A nautical nirvana from sea to land – A boater’s rendezvous with Istanbul, Ankara, and Cappadocia, Turkiye – Part 1

Estimated reading time: 10 minutes – ABR* – Prepare to embark on a voyage that combines the thrill of sailing with the enchantment of exploring Turkey’s rich history and culture on land. In this three-part adventure, we’ll set sail on the sparkling waters of the Bosphorus, navigate the bustling streets of Istanbul, and venture into the heart of Anatolia. So, grab your captain’s hat and join us as we uncover the hidden gems of Istanbul, Ankara, and magical Cappadocia.

Touch down in Istanbul, a UNESCO World Heritage Site, where history waltzes gracefully with modern vibrancy. An exhilarating blend of East and West, Istanbul welcomes you with open arms and a promise of unforgettable experiences. Allow the city’s charm to bewitch your senses, and take the first few days to delve into its rich history, bustling markets, and scrumptious cuisine. Of course, for us pleasure boaters, sailing in the Bosphorus and the rest of the waterways of Istanbul is an experience not to be missed.

Bosphorus – Where East Meets West

The Bosphorus, a legendary waterway, connects the landlocked Black Sea to the Sea of Marmara and eventually the Aegean and Mediterranean Seas. It stretches 19 miles (31 kilometers) with a width ranging from half a mile to two miles (730-3,300 meters). As you sail north, Europe lies to your left, while Asia stretches to your right. At its narrowest point, two historic Ottoman fortresses straddle this highly strategic strait, with the Rumeli Hisarı on the European side, facing the Anadolu Hisarı on the Asian side.

With a maximum depth of 360 feet (110 meters), the Bosphorus boasts a two-layer current system that flows vigorously, akin to a river. The surface current flows from the Black Sea in the north to the Mediterranean in the south, transporting Black Sea waters through the Sea of Marmara and then to the Aegean Sea via the Dardanelles Strait. Meanwhile, the subsurface counter-current moves in the opposite direction, transferring higher-density saline water from the Sea of Marmara to the Black Sea. This lower layer is known to be warm in the winter and cool in the summer. The two layers are separated by a 82-foot pycnocline or separation layer, which prevents a vertical current from forming.

As you sail north on the Bosphorus towards the Black Sea, Europe lies to your left, while Asia stretches to your right.

Navigating the strait can be challenging due to the swift currents that flow from north to south, creating swirls and eddies. Additionally, northern winds add to the complexity, making the Bosphorus highly difficult to navigate.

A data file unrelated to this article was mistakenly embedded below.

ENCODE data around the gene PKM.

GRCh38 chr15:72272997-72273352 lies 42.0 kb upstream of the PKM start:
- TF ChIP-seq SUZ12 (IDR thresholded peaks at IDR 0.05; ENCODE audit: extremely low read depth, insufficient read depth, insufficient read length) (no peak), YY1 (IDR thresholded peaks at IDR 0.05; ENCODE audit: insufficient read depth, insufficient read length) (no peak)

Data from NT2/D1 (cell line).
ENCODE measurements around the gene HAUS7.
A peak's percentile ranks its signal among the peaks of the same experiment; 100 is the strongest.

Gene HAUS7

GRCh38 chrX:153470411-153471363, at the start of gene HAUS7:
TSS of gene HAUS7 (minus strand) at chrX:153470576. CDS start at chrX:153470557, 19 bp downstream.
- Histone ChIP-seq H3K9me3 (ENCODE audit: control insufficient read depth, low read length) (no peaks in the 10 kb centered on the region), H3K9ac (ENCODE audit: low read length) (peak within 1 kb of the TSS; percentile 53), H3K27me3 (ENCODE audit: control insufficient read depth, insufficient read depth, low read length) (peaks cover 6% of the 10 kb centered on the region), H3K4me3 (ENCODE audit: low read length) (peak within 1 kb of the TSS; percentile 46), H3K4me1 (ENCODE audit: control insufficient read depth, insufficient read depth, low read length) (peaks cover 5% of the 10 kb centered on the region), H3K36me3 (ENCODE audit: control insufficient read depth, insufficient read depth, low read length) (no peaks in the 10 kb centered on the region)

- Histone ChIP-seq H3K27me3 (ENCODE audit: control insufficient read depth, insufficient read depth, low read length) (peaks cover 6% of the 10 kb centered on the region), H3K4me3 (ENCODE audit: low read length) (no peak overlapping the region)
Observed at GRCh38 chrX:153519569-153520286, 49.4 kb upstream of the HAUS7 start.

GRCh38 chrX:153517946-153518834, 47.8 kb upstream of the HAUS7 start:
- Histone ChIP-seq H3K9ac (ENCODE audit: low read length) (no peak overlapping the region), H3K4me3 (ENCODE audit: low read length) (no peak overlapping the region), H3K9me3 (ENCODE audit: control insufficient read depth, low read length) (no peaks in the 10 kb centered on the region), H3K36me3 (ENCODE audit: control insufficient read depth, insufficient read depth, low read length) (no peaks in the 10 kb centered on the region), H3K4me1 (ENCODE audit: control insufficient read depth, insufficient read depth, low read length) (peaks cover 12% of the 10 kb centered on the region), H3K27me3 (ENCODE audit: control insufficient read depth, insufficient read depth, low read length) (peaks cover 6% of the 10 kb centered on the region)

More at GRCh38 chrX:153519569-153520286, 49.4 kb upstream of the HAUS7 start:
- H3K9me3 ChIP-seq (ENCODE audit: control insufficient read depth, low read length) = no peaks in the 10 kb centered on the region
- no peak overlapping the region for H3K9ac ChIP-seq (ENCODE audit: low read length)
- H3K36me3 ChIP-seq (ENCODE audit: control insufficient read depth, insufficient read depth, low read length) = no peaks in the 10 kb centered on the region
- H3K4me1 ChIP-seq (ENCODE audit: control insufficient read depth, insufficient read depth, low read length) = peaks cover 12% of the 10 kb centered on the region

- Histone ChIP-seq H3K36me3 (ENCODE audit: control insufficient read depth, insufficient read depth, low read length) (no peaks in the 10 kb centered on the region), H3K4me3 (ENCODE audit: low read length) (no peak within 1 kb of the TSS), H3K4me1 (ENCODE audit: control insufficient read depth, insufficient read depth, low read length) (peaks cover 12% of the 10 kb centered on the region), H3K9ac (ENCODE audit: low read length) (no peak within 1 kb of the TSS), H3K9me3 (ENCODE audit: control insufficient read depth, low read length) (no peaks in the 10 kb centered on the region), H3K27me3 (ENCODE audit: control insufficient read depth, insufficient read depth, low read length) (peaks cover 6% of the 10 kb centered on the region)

The Bosphorus serves as a vital and strategic natural shipping channel. The increasing number of vessels passing through this strait has made it one of the world’s busiest maritime routes. Annually, it accommodates around 48,000 ships, in addition to local traffic. Reportedly, maritime traffic here is three to four times denser than that of the Suez Canal and the Panama Canal. Between 1953 and 2002, there were 461 maritime incidents in the Bosphorus or at its southern entrance in the Sea of Marmara. These were mostly collisions, some of which resulted in large merchant ships colliding with the shore at narrow points, causing significant damage.

If you plan to visit Istanbul with your own boat, you can certainly do so, just like many large cruise ships and super yachts. However, if you’re arriving by air or land and hope to rent a boat without a captain, you might face some challenges. Pleasure boat rental companies typically require their own captain onboard. Navigating the waters of the Bosphorus, even if you’re an experienced boater, can be complex and demanding. It’s often best to relax and enjoy your tour of Istanbul from the sea with a charter boat captain to guide you. There are charter boats to suit various budgets, all well-equipped to satisfy even the most discerning visitors. Rest assured, it’s an experience you won’t soon forget.

Istanbul by sea

As we gently cast off our lines, a profound sense of timelessness lingers in the sea breeze. Istanbul, the legendary bridge between Europe and Asia, unveils itself before our eyes as a city steeped in history, culture, and culinary splendor.

View from the southern end of the Bosphorus near the Besiktas district, where it meets the Sea of Marmara. In the background, the first of three suspension bridges spanning the strait is visible.
First of three suspension bridges spanning the Bosphorus.

With the Bosphorus beneath our keel, we embark on a journey that highlights the rich tapestry of Istanbul’s heritage. The city’s iconic landmarks, including the grandeur of the Topkapi Palace, the awe-inspiring Hagia Sophia, the serene Blue Mosque, and the ancient Galata Tower, stand as silent witnesses to centuries of history. Their majestic domes and minarets paint a breathtaking panorama that resonates with the echoes of empires long past.

Topkapi Palace

As we continue our boating journey, we become privileged spectators to a living museum. Here, history is not confined to dusty books and static exhibits but is reflected in the shimmering waters of the Bosphorus. Each ripple whispers tales of Istanbul’s historic peninsula that was settled as far back as 6,000 BC. The Crusaders ransacked it when it was called Constantinople, the rich capital city of the Eastern Roman Empire. Traders, conquerors, poets, and sultans, all have navigated these same waters, leaving their indelible mark on today’s Istanbul and its captivating narrative.

The Hagia Sophia Grand Mosque